Who’s your go-to for ethics questions?
From treatment decisions to end-of-life care, ethics dilemmas can be difficult to work through, as the issues are often not black and white. Nurses were asked who they turn to for guidance or advice on these issues. Here’s how they responded.
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Follow the chain of command. It includes ethics and legal advice within hospital structure. For your own protection always go through the hospital’s ethics and legal departments. I carefully document all conversations. Without this, you jeopardize your license. If you have concerns, you can ask to be removed from the care of that individual.
– Lynda Bruce
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If it is a hospice patient, you just know. All others, turn to your nursing peers and the gut feeling God gives you.
– Glenda Norman Hudson
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First, I consider the ANA Nursing Code of Ethics, and consider what I know to be the truth. Then, I seek a discussion with my hospital chaplain and a member of our ethics committee to help me see things clearly.
– Johanna Mancuso
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Aside from hospital structure, we turn to each other.
– Sally Williford
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Remember you ultimately are the advocate for the patient and whatever it takes to make the right and safe decision is what must be done. Be the example of the nurse you want everyone to be.
– Debbie Hellinger
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My gut instinct is to follow the right path.
– Debbie Fitzpatrick
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I pray about it first. Then I speak with family and friends who are in the medical profession or co-workers I am close with and whose opinions and advice I value.
– Libby Amos
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Nurses often talk to each other … and then the chief nurse … finding solutions!!
– Patty Bock
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Speak with co-workers whom you love and trust.
– Shannon Pettis Nichols
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My most trusted peers and fellow nurses. Who else works with these kind of difficult situations more? Pow wow with other nurses.
– Sandra Salyers
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I am a clinical medical ethicist and often provide on-site, on-unit discussions on a regular basis in the hospital for multidisciplinary staff to discuss together the ethical issues they encounter at the bedside before they become dilemmas.
– Camille M. Renella
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We have an ethics committee to turn to, and there is someone on call 24/7.
– John Hood
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As a new nurse, I would ask others their opinion. As my knowledge and skills advanced, I simply refused to do anything I felt was unethical and left it in the doctors’ hands. It works.
– Raymond Broyles McCormick
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A very wise former instructor that is a bit more objective than I, one who is not mired in the moment.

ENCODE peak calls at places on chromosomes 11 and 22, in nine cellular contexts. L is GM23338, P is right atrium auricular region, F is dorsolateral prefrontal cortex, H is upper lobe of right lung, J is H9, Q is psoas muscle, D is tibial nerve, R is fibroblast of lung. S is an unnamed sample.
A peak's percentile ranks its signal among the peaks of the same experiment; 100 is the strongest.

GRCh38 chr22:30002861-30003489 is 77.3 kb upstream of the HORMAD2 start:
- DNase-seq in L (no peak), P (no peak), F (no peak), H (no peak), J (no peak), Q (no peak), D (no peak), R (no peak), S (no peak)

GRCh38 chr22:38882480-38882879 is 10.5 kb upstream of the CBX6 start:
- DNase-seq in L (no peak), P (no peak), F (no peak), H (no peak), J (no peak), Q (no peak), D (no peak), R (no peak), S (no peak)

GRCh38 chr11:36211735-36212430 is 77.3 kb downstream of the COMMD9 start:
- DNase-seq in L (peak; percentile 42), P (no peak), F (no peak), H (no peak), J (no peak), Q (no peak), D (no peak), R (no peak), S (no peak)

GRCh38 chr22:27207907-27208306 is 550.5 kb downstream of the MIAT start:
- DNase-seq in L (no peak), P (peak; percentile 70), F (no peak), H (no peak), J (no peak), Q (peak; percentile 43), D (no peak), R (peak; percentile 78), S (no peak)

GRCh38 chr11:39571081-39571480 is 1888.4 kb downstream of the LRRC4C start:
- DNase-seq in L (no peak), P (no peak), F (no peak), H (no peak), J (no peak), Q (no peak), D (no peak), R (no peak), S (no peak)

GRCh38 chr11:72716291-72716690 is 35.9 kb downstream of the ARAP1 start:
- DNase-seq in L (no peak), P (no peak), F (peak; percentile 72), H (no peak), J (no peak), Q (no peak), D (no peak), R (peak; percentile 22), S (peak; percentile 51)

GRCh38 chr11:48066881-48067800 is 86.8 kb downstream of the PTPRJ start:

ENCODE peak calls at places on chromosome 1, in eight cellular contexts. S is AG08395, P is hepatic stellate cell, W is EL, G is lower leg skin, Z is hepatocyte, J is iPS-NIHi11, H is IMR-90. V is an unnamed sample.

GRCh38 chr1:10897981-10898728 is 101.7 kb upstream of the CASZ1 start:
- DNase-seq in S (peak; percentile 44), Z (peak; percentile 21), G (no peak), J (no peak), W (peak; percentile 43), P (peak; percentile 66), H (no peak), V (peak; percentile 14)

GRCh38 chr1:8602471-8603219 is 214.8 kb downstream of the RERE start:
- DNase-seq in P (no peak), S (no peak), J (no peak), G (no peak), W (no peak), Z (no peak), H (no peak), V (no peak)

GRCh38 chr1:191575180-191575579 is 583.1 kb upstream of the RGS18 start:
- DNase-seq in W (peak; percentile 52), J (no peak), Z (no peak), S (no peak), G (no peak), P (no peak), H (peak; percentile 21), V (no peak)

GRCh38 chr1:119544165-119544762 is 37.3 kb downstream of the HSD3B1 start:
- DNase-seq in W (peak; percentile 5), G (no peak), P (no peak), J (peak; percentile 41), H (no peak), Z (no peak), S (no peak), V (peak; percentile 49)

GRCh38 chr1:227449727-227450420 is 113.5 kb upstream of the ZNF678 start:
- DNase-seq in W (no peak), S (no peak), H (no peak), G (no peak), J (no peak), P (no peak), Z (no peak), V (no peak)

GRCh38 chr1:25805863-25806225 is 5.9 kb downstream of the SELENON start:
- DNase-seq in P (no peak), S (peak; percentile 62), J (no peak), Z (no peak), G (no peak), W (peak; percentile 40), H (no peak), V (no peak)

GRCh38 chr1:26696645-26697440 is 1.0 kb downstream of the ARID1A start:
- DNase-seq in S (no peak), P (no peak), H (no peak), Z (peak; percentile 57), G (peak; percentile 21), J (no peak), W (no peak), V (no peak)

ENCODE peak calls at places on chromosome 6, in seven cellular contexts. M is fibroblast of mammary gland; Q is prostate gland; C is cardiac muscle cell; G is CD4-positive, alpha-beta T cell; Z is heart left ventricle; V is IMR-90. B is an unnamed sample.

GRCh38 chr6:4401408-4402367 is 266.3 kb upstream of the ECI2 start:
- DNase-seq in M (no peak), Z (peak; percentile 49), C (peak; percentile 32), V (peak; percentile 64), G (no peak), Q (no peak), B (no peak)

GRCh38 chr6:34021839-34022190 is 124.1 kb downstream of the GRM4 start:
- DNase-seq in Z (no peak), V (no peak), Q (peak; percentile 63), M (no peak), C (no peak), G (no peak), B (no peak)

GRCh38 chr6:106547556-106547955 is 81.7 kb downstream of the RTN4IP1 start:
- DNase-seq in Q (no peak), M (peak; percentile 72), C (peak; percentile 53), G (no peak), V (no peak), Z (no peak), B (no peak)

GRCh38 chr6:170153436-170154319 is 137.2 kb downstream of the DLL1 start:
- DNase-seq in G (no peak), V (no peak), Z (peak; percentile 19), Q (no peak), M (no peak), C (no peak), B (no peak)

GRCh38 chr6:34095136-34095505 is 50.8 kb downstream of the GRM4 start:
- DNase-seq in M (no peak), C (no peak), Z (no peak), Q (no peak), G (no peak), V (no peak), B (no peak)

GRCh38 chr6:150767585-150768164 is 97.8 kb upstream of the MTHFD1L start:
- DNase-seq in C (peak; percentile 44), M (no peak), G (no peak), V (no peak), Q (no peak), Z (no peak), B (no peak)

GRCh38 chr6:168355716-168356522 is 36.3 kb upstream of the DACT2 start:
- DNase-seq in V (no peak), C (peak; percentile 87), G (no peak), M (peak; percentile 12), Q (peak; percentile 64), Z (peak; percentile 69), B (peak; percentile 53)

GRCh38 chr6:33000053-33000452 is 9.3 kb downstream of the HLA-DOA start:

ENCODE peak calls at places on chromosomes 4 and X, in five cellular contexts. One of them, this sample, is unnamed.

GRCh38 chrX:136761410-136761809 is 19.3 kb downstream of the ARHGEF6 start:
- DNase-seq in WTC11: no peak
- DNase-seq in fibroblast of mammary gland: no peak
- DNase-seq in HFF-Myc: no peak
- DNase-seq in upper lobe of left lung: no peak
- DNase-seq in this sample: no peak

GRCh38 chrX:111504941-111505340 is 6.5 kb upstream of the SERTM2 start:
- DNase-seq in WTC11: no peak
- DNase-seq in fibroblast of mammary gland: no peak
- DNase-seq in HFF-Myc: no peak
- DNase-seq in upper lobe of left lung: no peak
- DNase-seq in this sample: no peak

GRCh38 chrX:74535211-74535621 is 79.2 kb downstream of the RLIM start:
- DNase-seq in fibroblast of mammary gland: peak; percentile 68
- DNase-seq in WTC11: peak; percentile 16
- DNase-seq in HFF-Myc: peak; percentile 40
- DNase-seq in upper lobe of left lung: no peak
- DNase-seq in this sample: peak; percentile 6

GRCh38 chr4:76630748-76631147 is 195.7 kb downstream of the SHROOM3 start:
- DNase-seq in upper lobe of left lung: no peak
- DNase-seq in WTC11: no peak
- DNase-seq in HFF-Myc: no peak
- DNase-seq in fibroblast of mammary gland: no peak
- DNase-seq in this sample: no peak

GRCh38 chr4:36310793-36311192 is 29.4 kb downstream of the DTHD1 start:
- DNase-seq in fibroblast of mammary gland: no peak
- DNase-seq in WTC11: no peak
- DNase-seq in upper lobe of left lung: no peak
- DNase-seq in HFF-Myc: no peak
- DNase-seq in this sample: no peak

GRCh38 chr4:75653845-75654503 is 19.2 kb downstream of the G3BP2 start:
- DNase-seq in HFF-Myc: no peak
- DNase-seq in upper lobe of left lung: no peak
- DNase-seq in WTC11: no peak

– Rosemary Thomas
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The charge nurse and seasoned co-workers.
– Allison Steinly
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Just my gut. It’s usually right.
– Marie Szczesny
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Helm an ethics team
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RNs can successfully lead interprofessional ethics committees with the right tools.
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Address your moral distress
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When the end of life is near
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Call out unsafe practices
Speaking out if a colleague is not operating by ethical standards can be intimidating, but is necessary.
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8 key assumptions
Nurse leaders draft a blueprint for a healthcare culture that is more supportive of nursing ethics.
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Who's your go-to person?
RNs share whom they turn to for support when faced with an ethical dilemma at work.
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How to make ethical decisions
What a patient wants should be of paramount importance when a decision needs to be made.
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Make every day count
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Know the code
Being familiar with the Code of Ethics can help nurses prepare for tough ethical dilemmas that are bound to happen.
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Choose your words wisely
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Live by the code
Base your practice on strong moral principles.
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Are you an ethics champion?
Operate within three core responsibilities to make a critical difference in patients’ lives.
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Keep it confidential
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Protect whistleblowers
The ANA Code of Ethics says nurses have a responsibility to assist whistleblowers.
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A beautiful death
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